Cannon also explained that as part of their training, members of the execution team would take turns playing the role of the condemned. That practice, he said, generated some helpful feedback. “We’ve changed several aspects of just the comfort level for the inmate while lying on the gurney,” he testified. “Maybe we put sponges under the hand or padding under the hands to make it more comfortable, changed the pillow, the angle of things, just to try to make it a little more comfortable, more humane and more dignified as we move along.”

So while Florida DOC officials proved they have pondered the ways in which gurneys can be turned into a cozier death beds, they provided no answers regarding the efficacy, origin or humaneness of the methods they are using to kill people. In fact, a spokesperson told the National Journal last fall that the official DOC policy is to refuse “to go into any detail about how or why the protocol was designed. Those decisions are exempt from public record because they could impact the safety and security of inmates and officers who are involved in that process.”

But Florida isn’t alone in its secrecy. The Atlantic’s Andrew Cohen has written at length about how “state officials all over the nation have sought to protect this information from public disclosure.” In Missouri, the only state that still carries out executions at midnight, state officials are embroiled in an ugly, ongoing battle to deny inmates any information about the drugs that will be used to kill them. In Georgia, where the federal Drug Enforcement Administration ultimately raided the Department of Correction in 2011 to seize the supply of sodium thiopental the state got from Dream Pharma, lawmakers have responded by pushing legislation that would make the origins and procurement of lethal injection drugs a “confidential state secret.” Other states whose supplies were also raided by the DEA have responded similarly. In Tennessee, which intends to execute ten prisoners beginning later this year, officials waited for such a secrecy law to pass the state legislature before announcing the parade of executions. The DPIC estimates that seven states have passed similar laws.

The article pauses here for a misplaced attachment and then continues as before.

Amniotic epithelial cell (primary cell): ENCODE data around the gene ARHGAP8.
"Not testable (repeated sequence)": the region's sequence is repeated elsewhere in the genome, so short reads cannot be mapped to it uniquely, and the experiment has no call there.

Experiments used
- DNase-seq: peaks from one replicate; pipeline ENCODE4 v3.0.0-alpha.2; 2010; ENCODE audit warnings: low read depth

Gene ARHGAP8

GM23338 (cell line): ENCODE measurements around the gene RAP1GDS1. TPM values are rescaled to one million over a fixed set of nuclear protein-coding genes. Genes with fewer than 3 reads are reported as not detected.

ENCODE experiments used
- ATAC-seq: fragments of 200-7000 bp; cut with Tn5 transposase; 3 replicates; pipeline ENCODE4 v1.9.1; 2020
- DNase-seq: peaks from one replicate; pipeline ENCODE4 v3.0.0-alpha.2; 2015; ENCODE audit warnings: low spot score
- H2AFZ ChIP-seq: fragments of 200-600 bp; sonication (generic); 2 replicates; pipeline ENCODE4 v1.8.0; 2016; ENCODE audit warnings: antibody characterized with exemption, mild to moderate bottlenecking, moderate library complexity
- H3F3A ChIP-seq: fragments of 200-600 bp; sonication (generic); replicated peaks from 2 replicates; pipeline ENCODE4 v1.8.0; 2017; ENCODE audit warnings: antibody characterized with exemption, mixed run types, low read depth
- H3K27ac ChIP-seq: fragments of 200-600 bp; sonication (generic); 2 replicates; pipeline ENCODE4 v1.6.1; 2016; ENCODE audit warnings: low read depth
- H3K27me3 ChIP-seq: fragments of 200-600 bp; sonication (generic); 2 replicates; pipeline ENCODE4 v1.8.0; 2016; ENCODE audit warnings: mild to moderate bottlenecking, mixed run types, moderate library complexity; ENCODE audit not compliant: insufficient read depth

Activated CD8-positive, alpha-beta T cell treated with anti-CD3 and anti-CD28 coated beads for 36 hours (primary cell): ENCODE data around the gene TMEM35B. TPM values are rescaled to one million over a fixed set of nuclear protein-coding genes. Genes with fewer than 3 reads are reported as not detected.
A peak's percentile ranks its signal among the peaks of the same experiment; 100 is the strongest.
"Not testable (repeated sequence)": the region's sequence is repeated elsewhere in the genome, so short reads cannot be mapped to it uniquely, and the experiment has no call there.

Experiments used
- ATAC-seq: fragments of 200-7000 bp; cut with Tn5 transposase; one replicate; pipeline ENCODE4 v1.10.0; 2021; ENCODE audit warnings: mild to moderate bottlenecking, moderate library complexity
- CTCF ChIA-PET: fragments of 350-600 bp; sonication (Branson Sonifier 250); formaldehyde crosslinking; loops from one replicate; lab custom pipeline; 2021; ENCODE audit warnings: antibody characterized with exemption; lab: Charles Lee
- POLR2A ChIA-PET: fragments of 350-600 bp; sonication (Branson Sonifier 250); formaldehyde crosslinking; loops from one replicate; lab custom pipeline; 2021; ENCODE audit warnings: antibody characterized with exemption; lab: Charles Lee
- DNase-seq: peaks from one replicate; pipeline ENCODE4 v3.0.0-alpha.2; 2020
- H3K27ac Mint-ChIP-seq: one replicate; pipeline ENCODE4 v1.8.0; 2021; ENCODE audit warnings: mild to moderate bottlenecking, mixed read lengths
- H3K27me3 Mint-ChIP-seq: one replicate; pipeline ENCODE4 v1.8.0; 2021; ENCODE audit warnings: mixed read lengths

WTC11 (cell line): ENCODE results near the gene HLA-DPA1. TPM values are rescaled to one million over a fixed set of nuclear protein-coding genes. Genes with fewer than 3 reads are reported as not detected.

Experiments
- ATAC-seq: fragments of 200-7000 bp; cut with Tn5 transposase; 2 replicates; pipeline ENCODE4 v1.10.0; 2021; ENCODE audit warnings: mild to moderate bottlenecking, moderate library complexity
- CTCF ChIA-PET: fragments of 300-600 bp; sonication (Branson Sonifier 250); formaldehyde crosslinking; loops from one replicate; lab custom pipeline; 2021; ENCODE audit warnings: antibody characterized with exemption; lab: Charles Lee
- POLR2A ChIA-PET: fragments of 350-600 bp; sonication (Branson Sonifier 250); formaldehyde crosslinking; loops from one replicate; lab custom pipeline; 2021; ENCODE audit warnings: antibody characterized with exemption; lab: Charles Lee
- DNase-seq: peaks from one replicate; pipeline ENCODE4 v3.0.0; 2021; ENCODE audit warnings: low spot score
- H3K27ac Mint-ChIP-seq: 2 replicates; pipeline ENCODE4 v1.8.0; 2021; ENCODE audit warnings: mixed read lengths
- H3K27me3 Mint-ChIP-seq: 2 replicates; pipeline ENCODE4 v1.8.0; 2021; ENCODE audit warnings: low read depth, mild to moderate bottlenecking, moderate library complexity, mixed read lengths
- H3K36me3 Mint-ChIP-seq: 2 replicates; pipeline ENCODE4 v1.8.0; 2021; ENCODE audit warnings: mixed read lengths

If today’s executions truly represented the heights of moral advancement suggested by Secretary Crews in his letter to Rick Scott last fall, it may seem odd that state governments would go to such lengths to keep the public from knowing anything about them. Of course, part of that is likely due to the success of groups like Reprieve. If states don’t reveal what drugs they’re using, Reprieve can’t pressure the drugs’ makers to refuse to sell the drugs for executions.

But today’s fight over transparency and lack of concern over botched executions are good reminders of the fundamental lie at the heart of lethal injection: It is a punishment that, by its very design, has always been rooted in secrecy rather than medical science. Never mind the rhetoric about “humane and dignified death.” However brutish the electric chair or gas chamber might appear by comparison, the only thing that truly sets lethal injection apart is that it was devised to mask what it was doing to its victims. As states have been forced to abandon that original design, lethal injection has been exposed for what it actually is: an experimental, unscientific form of premeditated killing.


“To hell with them. Let’s do this.”

Perhaps the best illustration of just how little consideration went into the design of lethal injection is the story behind the development of the protocol later used by most death penalty states and eventually approved by the Supreme Court in Rees. In a 2007 article for the Fordham Law Review, law professor Deborah Denno explained how Oklahoma first came up with the idea in 1977.